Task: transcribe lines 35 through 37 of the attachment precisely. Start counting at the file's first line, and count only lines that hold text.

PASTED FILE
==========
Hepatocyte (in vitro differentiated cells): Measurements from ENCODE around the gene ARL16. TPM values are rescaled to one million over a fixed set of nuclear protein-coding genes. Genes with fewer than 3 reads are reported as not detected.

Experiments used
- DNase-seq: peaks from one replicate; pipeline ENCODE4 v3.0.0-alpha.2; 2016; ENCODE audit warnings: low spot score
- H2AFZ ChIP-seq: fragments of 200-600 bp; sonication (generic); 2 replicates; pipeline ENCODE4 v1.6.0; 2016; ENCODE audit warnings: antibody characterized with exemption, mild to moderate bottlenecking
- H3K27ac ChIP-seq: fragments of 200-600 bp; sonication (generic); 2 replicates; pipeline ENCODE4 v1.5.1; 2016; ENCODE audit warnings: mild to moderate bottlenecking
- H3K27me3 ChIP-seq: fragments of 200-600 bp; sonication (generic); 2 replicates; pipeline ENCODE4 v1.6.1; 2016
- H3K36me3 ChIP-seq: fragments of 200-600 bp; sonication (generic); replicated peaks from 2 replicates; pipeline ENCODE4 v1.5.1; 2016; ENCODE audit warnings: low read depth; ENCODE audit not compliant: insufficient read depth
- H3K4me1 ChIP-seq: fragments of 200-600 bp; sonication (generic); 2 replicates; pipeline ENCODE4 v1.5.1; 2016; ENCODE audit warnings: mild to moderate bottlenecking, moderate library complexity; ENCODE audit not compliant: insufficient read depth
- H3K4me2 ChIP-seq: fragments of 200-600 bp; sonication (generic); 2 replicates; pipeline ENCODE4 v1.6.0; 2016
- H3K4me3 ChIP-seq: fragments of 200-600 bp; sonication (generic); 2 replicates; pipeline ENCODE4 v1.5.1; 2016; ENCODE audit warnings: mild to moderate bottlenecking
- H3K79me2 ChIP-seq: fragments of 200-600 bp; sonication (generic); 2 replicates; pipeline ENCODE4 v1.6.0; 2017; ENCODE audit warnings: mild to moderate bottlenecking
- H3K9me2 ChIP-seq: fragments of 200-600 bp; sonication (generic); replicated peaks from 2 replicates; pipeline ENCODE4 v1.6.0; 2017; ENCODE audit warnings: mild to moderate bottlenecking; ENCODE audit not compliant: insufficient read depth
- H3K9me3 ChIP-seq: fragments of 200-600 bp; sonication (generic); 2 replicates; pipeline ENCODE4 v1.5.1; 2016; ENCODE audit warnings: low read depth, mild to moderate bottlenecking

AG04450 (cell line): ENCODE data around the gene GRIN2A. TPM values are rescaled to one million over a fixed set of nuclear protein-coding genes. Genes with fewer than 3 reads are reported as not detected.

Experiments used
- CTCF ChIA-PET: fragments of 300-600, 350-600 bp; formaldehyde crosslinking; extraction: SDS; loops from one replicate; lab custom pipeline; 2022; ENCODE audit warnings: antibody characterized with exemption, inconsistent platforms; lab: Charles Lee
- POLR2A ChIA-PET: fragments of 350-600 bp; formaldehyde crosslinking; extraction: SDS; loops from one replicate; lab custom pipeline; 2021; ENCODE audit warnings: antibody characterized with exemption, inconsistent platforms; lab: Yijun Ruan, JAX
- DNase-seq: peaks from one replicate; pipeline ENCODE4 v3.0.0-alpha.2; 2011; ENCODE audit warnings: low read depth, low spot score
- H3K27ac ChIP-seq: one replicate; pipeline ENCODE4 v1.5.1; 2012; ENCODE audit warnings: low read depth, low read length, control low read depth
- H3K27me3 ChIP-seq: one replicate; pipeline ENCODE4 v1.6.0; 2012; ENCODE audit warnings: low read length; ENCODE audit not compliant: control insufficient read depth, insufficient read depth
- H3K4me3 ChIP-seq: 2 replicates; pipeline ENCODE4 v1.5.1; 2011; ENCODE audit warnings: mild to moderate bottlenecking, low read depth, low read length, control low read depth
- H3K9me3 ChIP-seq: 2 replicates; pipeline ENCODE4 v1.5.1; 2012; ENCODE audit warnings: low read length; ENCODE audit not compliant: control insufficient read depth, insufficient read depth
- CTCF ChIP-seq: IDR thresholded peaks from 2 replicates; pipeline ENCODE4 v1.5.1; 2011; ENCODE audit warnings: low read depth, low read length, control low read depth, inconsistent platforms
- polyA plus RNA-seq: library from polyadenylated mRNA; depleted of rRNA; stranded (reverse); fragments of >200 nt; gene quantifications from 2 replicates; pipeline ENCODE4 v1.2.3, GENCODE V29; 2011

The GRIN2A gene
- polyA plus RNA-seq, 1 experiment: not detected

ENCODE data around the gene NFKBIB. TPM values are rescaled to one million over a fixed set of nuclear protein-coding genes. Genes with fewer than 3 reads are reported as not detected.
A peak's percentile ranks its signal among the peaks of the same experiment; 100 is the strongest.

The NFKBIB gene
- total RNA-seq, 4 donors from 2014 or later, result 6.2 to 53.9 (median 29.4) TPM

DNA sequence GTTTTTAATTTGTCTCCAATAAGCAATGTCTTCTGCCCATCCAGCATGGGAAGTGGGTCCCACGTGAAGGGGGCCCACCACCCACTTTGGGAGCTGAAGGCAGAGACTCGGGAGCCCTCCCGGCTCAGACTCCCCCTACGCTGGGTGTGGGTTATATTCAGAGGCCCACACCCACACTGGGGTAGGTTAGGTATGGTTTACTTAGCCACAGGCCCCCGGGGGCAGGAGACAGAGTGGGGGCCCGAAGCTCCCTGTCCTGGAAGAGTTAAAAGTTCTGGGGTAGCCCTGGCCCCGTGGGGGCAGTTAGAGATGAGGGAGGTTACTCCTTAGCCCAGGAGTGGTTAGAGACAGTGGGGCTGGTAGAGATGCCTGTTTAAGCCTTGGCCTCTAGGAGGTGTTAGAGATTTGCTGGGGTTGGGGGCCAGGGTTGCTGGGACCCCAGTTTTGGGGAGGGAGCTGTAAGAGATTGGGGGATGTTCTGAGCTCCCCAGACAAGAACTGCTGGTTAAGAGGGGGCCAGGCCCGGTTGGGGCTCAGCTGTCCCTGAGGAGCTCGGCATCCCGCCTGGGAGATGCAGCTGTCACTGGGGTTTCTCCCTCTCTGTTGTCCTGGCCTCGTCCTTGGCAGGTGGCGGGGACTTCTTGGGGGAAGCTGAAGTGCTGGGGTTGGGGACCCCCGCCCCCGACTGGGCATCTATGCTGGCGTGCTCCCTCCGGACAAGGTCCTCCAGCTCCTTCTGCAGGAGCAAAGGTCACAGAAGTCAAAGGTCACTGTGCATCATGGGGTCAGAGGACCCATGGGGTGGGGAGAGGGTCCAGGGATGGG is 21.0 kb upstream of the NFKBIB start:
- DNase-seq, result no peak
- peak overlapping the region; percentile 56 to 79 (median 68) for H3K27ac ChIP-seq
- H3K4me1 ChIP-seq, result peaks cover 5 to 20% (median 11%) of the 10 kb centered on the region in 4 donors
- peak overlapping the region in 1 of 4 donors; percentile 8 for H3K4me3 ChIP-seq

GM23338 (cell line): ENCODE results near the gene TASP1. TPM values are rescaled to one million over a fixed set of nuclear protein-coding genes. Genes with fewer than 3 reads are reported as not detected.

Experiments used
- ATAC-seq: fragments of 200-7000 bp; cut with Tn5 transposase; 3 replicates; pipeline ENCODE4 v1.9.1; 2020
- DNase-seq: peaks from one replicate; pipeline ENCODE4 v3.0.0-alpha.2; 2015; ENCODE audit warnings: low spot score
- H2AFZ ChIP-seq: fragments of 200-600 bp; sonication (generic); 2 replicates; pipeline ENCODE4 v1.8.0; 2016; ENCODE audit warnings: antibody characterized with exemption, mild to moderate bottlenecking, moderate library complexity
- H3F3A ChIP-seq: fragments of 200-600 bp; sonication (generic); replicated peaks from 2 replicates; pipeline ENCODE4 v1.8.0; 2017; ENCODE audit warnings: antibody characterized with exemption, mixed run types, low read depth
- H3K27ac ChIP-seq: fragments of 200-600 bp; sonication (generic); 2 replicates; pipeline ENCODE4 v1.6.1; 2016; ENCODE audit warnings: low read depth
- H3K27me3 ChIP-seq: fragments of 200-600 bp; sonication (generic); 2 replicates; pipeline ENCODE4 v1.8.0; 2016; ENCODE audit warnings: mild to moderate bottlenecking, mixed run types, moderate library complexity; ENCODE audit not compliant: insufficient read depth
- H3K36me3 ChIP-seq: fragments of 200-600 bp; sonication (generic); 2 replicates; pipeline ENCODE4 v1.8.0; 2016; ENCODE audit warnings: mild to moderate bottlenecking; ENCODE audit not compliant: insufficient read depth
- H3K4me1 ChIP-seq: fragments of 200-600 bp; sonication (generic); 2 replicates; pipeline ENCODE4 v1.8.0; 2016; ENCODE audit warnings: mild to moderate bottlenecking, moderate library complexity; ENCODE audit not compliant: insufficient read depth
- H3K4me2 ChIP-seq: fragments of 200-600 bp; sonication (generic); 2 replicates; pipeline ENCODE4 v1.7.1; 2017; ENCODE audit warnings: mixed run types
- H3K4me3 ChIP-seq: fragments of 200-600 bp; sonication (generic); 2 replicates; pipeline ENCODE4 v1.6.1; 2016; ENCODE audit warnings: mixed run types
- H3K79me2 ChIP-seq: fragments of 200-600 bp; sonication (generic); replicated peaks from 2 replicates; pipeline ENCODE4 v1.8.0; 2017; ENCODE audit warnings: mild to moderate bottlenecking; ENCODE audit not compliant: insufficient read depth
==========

- peak overlapping the region in 1 of 4 donors; percentile 8 for H3K4me3 ChIP-seq

GM23338 (cell line): ENCODE results near the gene TASP1. TPM values are rescaled to one million over a fixed set of nuclear protein-coding genes. Genes with fewer than 3 reads are reported as not detected.

Experiments used